I weed the showbiz books, which is lots of fun. While I was going through the comedy department I came across I'm Dying Up Here: Heartbreak and High Times in Stand-up Comedy's Golden Era by William Knoedelseder. The book is about the Comedy Store, the Los Angeles night spot where Robin Williams, David Letterman, Jay Leno, Tom Dreesen, Elayne Boosler, Richard Lewis, Andy Kaufman, all but a few of today's big-name comics, got their start, and they worked there for free! It's hard to imagine Jay Leno and David Letterman, two of the richest guys on the planet, working until dawn just for the experience of working, then curling up to sleep on a friend's couch, but they did.
Mitzi Shore owned the Store and liked the price she was paying for entertainers: nothing. For a lot of years the entertainers didn't mind, until they noticed Mitzi was putting money in the bank while they were cadging maraschino cherries from the bar for dinner. Once the comics did the math, it was the beginning of the end.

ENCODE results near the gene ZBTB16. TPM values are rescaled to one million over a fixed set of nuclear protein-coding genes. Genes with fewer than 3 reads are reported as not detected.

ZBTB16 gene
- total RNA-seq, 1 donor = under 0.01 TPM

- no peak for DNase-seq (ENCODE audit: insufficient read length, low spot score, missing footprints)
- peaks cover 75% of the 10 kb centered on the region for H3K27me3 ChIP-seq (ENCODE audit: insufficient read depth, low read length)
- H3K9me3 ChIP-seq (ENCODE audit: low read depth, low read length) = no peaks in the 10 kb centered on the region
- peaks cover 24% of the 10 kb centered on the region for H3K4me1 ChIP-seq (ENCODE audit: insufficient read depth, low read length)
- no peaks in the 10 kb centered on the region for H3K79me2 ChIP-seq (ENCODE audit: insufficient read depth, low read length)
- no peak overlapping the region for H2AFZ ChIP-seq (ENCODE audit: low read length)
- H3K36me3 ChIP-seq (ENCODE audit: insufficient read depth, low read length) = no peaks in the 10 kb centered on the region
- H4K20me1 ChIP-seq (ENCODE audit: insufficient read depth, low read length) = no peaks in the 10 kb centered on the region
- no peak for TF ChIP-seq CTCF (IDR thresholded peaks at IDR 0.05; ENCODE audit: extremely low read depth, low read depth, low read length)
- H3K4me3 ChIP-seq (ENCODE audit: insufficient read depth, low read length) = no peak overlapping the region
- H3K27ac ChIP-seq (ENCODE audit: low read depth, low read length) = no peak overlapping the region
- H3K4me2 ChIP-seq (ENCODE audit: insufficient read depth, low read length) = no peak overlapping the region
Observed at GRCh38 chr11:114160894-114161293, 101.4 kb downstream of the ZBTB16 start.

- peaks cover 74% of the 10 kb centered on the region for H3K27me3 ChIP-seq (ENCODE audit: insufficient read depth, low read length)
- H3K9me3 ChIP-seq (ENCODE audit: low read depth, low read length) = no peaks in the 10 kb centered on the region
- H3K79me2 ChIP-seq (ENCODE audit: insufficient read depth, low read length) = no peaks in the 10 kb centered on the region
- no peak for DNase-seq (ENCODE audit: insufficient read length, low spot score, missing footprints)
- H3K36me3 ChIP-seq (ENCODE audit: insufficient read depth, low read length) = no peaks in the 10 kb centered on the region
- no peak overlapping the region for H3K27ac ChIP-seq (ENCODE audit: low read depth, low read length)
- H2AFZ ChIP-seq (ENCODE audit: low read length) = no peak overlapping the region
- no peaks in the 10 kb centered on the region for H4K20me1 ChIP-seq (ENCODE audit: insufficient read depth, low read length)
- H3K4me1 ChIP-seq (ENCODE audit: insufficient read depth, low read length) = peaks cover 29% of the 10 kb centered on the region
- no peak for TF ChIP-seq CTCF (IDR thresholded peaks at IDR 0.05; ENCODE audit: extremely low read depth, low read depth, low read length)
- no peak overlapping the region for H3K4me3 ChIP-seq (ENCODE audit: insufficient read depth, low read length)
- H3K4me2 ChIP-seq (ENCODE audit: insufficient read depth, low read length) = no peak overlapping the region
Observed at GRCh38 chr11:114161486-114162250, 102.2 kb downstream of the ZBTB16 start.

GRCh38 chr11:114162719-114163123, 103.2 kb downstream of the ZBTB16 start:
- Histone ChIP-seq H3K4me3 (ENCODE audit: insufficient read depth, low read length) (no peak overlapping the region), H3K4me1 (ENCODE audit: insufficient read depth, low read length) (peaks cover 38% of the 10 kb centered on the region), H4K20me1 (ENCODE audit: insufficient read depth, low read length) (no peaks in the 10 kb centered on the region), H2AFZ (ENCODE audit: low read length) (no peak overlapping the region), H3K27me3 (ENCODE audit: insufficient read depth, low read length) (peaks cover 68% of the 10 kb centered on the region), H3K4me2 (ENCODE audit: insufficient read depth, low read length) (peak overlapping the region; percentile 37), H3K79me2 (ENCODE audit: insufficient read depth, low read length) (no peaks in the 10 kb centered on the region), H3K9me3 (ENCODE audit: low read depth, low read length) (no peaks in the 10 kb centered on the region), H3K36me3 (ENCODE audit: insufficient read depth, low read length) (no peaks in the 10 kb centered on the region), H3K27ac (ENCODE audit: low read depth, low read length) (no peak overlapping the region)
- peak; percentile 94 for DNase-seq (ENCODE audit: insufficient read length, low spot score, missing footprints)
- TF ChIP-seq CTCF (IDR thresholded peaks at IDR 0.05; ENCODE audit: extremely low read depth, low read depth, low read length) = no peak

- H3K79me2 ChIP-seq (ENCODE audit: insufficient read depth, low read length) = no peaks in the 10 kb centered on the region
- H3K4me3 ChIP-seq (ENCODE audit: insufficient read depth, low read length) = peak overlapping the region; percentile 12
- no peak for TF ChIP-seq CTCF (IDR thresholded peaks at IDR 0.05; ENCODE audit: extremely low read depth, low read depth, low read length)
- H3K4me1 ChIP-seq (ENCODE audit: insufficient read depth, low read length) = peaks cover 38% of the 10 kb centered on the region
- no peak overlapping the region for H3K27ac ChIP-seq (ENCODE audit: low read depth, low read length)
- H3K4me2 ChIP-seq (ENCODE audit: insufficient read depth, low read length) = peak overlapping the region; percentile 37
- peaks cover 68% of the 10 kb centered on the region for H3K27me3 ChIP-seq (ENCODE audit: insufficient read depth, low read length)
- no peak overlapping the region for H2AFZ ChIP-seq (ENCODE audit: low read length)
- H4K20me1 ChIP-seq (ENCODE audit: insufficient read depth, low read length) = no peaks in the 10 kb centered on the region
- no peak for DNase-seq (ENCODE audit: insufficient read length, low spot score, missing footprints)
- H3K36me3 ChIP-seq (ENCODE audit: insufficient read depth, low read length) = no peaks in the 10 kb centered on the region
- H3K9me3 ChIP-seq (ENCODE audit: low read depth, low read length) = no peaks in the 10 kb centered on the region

One reason I liked the book is that I was in the vicinity at the time. We lived near L.A. in the 70s. On a big night we'd drive in and see a show at the Roxy. At the Dorothy Chandler Pavilion we laughed until we couldn't breathe because Steve Martin had an arrow through his head.
I took my mom to see Robin Williams. (He talked a lot about cocaine. Sorry Mom.) After Vietnam it seemed to me that rock and roll had stopped saying important things and that comedy was the language of subversion.
Now that I'm done with I'm Dying Up Here I'm reading Milton Berle's autobiography: Lots of knock-out dames in spangles and seltzer water in the face. It's the library. We have it all.